Dad’s in Heaven With Nixon is a touching film about a close, multigenerational family and their struggles with mental illness, alcoholism, and autism. In spite of all these difficulties, the family’s bond shines through the film. The real beauty of this documentary is the loving relationships it shows between Christopher, a gifted and successful artist with autism, his aging mother, and his brother and the film’s creator, Tom Murray. Christopher, born in 1960, suffered oxygen deprivation at birth and was later diagnosed with autism. Certainly, the 1960s and 1970s were not a time of great information about helping those with autism, and Christopher underwent a number of therapies. His mother talks about how she was uncertain of how these therapies were working, but that she did determine that loving her son would help him, and how she and all the siblings worked together to encourage his development. In seeing the now adult Christopher it’s apparent how successful she was in her efforts. Christopher Murray is a charming and capable adult, living on his own and successfully holding two jobs as well as succeeding as an artist. He seems to have continued with his loving relationship with both his mother and his older brother.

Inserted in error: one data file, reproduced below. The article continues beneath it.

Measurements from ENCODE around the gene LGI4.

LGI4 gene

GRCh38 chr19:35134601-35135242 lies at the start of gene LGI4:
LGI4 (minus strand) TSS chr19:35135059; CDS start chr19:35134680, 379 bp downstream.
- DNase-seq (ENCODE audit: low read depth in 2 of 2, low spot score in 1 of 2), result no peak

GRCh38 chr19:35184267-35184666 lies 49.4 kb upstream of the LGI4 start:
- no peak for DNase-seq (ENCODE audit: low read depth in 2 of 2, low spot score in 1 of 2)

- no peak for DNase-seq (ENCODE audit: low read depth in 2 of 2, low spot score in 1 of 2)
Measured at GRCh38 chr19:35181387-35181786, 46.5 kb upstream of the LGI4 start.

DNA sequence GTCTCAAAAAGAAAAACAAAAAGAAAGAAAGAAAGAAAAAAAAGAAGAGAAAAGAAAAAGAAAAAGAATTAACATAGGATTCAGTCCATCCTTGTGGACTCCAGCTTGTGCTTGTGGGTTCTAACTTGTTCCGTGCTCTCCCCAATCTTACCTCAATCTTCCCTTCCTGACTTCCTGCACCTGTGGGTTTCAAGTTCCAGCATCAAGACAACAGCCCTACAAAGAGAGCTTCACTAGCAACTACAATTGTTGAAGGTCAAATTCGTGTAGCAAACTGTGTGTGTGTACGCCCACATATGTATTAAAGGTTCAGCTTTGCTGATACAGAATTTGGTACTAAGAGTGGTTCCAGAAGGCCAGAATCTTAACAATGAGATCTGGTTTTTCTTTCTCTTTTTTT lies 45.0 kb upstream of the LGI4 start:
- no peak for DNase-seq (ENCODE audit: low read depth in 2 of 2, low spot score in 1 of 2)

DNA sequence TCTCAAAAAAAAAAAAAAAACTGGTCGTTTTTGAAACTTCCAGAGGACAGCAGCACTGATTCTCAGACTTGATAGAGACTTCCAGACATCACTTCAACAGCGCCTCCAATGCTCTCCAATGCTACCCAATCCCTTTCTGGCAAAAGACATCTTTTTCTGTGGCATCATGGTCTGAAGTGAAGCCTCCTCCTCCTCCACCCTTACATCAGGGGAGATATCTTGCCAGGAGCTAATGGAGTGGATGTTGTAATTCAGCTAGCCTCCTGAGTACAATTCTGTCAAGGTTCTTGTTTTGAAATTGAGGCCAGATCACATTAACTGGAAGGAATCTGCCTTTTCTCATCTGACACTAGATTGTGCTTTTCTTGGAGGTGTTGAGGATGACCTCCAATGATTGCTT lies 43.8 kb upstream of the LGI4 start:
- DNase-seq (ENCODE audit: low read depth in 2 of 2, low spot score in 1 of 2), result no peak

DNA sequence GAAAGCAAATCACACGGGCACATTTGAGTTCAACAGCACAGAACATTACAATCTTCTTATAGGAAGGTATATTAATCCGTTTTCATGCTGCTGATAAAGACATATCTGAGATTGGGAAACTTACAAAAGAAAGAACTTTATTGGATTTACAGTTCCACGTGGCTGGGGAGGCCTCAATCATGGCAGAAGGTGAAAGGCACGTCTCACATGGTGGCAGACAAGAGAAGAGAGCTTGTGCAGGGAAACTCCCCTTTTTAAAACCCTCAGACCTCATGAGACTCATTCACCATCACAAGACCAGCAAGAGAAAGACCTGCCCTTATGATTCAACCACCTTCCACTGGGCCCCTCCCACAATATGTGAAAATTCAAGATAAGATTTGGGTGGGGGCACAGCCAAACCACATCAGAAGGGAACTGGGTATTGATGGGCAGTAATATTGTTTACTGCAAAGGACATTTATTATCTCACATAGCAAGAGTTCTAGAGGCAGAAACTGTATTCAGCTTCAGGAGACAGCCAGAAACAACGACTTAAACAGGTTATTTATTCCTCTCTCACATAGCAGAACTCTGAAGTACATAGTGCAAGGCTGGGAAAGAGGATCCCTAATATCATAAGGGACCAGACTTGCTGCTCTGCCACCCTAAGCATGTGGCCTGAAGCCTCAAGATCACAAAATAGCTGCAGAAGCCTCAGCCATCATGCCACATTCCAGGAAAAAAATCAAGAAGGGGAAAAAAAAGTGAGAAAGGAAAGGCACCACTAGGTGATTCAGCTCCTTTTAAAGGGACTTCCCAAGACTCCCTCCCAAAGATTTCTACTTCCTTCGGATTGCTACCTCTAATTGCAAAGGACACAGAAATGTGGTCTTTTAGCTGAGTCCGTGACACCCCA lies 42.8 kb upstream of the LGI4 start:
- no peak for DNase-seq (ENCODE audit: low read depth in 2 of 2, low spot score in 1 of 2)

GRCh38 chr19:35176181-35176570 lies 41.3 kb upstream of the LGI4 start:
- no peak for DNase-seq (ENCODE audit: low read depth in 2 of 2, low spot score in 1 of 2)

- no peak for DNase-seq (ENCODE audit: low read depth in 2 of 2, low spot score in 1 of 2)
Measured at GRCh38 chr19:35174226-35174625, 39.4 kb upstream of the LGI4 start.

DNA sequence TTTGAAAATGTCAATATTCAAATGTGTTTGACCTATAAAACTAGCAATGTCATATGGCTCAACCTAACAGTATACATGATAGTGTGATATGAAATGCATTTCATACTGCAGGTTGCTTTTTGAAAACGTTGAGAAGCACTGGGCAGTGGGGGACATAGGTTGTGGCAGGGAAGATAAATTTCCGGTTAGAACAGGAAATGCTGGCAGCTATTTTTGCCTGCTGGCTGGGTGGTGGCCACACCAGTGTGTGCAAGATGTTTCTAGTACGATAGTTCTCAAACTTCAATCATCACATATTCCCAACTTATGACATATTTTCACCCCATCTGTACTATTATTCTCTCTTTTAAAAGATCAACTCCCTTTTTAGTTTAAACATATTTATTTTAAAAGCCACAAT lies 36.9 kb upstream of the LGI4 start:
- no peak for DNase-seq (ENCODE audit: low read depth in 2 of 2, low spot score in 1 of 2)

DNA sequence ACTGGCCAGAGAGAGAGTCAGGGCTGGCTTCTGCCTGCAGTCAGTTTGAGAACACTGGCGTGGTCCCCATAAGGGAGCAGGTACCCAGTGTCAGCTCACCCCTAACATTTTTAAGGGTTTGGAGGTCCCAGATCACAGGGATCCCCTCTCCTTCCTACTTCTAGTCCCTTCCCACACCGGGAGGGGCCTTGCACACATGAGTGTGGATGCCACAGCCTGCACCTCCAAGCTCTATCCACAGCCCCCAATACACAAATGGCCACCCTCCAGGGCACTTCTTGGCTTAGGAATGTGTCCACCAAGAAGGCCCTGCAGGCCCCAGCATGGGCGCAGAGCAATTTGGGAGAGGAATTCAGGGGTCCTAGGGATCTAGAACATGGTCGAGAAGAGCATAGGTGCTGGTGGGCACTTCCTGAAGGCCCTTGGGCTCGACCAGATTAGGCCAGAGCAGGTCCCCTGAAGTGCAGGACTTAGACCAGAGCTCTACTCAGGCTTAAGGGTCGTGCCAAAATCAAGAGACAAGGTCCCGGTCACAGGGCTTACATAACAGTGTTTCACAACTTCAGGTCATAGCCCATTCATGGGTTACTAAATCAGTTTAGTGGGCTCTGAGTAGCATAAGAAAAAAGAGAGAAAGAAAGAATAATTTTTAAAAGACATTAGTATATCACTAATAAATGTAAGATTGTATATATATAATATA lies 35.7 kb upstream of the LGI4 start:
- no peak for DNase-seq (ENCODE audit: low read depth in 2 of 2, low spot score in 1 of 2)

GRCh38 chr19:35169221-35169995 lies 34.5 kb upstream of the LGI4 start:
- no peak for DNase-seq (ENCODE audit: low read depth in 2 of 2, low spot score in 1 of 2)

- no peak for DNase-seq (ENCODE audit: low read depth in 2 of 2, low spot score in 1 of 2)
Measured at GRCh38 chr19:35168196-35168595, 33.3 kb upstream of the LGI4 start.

The alternate story woven through the film is of the Murray’s father and grandfather. Through old films and family pictures, Tom Murray narrates the story of the men’s difficult lives, including chronic drinking, mood swings, financial difficulties and probable depression and bipolar disorder. It’s an intriguing juxtaposition with the story of autism in comparison. So often, parents despair of an autism diagnosis, and it’s refreshing to see a representation of a happy and successful adult on the spectrum, and how he contributes so positively to his family.
The film is presented regularly on Showtime. You can get more info, and view Chris Murray’s artwork on the film’s website.
Patricia Robinson MFT
I'm a licensed therapist in Danville, California and a coach for Asperger's and ADHD nationwide. I work with individuals of all ages who have special needs, like Autism Spectrum Disorders, ADD, ADHD, and the family members and partners of special needs individuals.